Steel Guitars: from Hawaii to Hank Williams

When I think of country music, in my mind I can hear what sounds like to me the whiny steel guitar to accompany that accompanies it. What I did not know was the “whiny” steel guitar is not only a trademark to country music, but Hawaiian as well. The origin of the steel guitar begins in Hawaii in the early 1893.

The repertoire first performed by the steel guitar performed by the first generation of steel guitarists consisted of mele and was in the Hawaiian language. The songs often reflected the political turmoil taking place during that time in the state in the early 1900’s.1

Joseph Kekuku is credited with inventing the steel guitar, and spent the rest of his life perfecting it. The very origin of how he invented the steel guitar is contested, but according to his great niece he developed the sound by an accident. As she recalls, Kekuku was eleven years old when he was sitting on the front steps of his house. By accident, he leaned over and his metal tooth comb fell out of his pocket and onto the strings of his guitar, making a sound he would spend his life trying to recreate and perfect.2 Trademarks to the Hawaiian guitar are the ornamental sweeps such as: glissandos, dampening the strings to imitate glottal stops, sliding notes with the steel bar and many others were used to imitate ancient Hawaiian music.

Above is audio of how the steel guitar was used in Hawaiian music. While it is not performed by Kekuku, Sol Hoopii is another well known Hawaiian steel guitarist who made his living performing across the country.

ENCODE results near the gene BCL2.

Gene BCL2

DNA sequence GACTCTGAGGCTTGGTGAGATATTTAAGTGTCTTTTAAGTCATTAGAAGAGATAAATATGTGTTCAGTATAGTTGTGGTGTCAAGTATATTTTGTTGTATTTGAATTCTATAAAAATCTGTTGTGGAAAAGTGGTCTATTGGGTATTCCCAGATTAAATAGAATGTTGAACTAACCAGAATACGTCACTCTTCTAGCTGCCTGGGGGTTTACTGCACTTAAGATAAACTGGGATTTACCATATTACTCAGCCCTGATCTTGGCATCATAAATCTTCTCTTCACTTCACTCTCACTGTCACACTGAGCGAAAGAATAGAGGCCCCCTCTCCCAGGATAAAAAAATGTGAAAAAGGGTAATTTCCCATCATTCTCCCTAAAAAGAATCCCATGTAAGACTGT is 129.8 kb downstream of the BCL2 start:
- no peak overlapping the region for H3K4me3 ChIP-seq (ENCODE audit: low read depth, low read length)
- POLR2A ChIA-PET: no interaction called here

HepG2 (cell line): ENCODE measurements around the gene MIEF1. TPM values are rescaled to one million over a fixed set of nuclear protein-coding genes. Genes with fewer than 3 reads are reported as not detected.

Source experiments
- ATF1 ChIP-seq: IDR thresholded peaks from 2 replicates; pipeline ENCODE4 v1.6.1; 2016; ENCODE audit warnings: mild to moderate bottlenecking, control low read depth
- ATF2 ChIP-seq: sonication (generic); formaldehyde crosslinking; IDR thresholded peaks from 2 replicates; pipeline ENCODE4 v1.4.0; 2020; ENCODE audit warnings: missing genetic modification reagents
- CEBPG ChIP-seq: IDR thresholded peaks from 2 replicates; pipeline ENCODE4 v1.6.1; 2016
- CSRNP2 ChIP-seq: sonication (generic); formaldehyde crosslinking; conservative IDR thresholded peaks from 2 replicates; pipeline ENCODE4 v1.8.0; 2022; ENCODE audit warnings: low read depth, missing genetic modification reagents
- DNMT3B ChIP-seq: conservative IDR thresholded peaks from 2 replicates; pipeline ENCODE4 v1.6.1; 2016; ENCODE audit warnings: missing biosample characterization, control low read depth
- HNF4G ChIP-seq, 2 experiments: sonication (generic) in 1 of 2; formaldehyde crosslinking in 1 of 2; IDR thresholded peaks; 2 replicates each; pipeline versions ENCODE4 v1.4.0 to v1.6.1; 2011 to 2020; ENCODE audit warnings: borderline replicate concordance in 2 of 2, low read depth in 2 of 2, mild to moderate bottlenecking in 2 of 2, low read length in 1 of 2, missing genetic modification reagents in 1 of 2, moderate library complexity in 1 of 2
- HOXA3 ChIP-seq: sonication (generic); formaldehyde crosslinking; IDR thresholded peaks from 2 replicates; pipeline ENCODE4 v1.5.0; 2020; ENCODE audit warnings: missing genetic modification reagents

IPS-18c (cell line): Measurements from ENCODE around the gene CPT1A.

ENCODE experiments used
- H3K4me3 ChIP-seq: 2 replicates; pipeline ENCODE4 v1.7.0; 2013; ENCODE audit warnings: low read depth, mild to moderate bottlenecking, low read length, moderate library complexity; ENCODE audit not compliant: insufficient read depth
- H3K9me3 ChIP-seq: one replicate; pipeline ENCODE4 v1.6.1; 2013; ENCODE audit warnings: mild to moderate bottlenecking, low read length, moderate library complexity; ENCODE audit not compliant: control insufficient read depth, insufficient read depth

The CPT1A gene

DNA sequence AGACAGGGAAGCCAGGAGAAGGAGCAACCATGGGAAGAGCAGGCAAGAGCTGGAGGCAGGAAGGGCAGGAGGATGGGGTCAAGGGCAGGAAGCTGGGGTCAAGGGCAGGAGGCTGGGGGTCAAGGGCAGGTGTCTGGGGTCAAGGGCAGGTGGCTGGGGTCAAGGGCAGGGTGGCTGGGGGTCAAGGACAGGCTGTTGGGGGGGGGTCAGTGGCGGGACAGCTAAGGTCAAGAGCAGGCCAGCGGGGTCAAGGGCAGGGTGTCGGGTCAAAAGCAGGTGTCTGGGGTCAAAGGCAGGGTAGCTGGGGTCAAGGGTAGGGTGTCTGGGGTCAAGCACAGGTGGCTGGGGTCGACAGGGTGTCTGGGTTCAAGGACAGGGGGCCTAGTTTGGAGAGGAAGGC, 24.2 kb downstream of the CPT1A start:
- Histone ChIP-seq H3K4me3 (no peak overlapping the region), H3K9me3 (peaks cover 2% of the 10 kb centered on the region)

The effects that the Hawaiian use of steel guitar in the music draws similar response to the “complaining songs” of country music that yearn for a better life. Bjorn Jonsen from Brooklyn wrote “I have never been to Hawaii but someday I will go. The playing makes one forgets the care’s worries of the day and makes one want to forget the humdrum existence of the city for the sandy white shores of beaches where the sun always shines.”3 Helen Ward from Ohio agrees saying “It is my favorite music. Especially when I am tired, nervous, overtaxed from worry. It is so resting, so comforting when I am all alone and blue.”4 No doubt, the expressiveness of the steel guitar is modeled in the listeners.

The steel guitar was brought to the United States by traveling troupes in the 1910’s. America’s reception to the steel guitar like other foreign musical cultures and instruments was exotic but not threatening. While the very start of the instrument’s implementation in country music and American culture is heavily debated, the pioneer of country music, Jimmie Rodgers is one of the first know musicians to use the instrument. The exotic sound of the guitar and the “whine” it made was a perfect backdrop for the complaining songs of country music. Below is an example of the steel guitar used in country music, in a song by Hank Williams.

In both videos the steel guitar is used as an accompaniment and “whine” and slide of the guitar is evident.

America’s reception to the foreign steel guitar was exotic like other foreign music but not dangerous. The dreaminess as told by reviews gave listeners a sense of comfort. The steel guitar unites the “whiteness” of country music and the “whine” in their music with the sounds of another culture that experiences the very same feelings linking together people of very different backgrounds and filling them with comfort and hope.

1 TROUTMAN, JOHN W. “NOTES.” In Kika Kila: How the Hawaiian Steel Guitar Changed the Sound of Modern Music, 235-320. Chapel Hill: University of North Carolina Press, 2016. pg 62.

2 STEEL GUITAR PLAYING INVENTED BY HAWAIIAN. 1927. New York Times (1923-Current file), Jan 23, 1927. (accessed September 23, 2019).

3 Bjorn Johnsen to the Oahu Serenaders, February 7, 1933, folder 2, box 83,

4 Helen B. Ward to the Oahu Serenaders, January 22, 1934, folder 7, box 83,

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